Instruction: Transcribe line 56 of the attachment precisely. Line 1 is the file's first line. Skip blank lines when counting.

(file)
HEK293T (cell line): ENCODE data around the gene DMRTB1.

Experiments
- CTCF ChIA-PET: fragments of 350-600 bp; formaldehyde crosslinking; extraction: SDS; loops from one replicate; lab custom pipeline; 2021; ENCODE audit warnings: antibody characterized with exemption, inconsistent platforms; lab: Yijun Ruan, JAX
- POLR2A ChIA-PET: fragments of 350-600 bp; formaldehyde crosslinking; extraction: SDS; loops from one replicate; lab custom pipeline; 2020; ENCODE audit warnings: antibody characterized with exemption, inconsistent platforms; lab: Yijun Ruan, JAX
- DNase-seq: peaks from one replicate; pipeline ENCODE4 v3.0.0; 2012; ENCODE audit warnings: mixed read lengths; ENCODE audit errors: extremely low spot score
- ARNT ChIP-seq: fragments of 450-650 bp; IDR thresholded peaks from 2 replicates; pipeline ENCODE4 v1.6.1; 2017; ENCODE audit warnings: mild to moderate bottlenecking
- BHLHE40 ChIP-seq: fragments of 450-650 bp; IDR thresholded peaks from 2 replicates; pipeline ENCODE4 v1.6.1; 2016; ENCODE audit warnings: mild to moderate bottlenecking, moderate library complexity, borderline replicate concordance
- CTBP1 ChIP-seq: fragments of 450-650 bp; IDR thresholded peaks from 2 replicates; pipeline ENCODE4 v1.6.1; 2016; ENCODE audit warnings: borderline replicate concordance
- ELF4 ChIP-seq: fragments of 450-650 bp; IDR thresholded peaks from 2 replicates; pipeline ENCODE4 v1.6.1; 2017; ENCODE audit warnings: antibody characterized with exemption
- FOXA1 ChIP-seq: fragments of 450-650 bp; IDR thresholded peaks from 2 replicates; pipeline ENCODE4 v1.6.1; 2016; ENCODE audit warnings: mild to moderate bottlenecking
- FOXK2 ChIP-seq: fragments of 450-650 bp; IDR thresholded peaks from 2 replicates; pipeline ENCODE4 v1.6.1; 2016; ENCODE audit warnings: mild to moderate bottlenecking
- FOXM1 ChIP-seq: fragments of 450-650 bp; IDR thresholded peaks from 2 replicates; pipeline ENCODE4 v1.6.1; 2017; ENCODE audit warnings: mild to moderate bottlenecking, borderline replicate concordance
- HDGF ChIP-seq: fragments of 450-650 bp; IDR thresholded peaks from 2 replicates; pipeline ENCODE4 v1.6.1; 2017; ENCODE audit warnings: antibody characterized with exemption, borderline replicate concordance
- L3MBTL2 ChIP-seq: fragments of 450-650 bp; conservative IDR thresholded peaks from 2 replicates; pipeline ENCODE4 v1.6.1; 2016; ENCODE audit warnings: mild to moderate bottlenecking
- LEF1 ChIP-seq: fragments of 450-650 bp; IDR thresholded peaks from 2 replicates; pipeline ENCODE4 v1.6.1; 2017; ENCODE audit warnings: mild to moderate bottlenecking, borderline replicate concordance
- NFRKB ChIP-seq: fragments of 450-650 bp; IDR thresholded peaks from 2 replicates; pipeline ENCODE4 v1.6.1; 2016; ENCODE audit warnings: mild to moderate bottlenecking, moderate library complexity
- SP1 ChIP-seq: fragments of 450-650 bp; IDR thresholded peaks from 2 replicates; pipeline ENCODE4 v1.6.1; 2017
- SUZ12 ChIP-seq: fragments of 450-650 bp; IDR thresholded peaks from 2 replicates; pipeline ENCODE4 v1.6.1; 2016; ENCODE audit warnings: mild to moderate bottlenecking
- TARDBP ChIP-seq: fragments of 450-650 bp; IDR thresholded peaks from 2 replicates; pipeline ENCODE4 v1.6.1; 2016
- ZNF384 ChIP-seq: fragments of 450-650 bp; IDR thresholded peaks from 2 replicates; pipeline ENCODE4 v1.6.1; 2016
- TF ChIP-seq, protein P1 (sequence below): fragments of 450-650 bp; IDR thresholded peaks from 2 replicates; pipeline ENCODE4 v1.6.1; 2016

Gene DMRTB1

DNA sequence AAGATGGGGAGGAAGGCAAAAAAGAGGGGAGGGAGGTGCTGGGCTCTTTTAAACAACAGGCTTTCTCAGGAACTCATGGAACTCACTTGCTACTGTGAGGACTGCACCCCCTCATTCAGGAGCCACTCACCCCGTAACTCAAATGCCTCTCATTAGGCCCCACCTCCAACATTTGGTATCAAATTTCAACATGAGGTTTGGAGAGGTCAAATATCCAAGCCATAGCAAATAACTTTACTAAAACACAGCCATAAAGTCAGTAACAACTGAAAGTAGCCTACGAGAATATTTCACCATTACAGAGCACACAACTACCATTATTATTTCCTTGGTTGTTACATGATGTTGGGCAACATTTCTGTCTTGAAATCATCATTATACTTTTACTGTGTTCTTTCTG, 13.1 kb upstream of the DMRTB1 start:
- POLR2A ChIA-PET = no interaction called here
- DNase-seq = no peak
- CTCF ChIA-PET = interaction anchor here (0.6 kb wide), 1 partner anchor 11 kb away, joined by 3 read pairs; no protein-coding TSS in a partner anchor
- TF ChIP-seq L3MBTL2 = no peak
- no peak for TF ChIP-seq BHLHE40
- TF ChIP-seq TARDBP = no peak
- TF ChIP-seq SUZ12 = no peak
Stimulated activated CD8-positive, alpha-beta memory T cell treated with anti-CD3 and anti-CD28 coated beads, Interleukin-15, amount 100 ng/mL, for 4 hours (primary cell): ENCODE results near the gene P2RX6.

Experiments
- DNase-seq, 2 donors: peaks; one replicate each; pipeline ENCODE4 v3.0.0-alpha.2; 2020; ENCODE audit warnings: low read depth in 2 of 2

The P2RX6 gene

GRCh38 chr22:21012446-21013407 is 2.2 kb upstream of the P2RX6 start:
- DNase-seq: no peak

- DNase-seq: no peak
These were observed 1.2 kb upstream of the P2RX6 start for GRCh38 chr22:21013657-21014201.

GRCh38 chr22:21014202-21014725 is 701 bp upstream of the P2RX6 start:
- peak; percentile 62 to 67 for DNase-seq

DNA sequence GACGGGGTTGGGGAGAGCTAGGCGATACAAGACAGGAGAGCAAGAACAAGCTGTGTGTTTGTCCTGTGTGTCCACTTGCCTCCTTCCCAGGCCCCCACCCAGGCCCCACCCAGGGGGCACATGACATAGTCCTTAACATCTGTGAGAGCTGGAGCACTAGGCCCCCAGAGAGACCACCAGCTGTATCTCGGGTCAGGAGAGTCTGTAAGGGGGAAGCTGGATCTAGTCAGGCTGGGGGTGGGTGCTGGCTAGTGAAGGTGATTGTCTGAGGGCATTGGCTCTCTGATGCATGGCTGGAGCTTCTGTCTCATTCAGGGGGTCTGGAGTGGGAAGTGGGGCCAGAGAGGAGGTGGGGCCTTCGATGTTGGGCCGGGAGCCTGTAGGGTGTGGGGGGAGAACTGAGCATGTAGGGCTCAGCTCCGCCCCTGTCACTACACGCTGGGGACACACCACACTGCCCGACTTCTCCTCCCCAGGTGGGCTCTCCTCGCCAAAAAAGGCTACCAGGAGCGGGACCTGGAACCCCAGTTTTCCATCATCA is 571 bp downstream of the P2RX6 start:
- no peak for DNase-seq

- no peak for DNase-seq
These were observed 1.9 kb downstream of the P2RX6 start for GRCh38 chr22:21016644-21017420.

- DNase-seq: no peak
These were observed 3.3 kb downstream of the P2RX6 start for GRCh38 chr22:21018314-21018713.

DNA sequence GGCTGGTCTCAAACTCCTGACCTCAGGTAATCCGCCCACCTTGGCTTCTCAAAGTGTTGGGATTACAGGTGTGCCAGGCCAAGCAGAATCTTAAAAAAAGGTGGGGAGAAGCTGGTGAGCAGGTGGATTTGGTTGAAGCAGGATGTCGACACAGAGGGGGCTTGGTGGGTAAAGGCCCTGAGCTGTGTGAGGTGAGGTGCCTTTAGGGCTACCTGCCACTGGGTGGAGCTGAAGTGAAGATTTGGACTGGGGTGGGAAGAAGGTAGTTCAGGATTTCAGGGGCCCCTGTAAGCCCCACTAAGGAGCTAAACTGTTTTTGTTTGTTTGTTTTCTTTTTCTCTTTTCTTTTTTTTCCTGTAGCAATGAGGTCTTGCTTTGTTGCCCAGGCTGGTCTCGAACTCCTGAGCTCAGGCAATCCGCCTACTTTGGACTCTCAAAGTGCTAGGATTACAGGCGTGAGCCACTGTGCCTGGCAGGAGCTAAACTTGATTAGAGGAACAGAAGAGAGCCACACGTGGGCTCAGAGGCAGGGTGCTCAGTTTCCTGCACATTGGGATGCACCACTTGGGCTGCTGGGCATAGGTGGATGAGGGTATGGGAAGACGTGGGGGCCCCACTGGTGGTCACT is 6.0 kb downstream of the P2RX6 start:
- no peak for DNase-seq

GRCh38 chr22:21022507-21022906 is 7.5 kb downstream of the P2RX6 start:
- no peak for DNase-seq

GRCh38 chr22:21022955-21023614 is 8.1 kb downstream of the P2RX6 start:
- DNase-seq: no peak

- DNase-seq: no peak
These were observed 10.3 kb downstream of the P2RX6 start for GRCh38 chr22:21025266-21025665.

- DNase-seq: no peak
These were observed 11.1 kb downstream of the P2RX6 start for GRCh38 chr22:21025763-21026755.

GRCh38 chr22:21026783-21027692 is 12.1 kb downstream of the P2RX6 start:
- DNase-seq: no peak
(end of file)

These were observed 11.1 kb downstream of the P2RX6 start for GRCh38 chr22:21025763-21026755.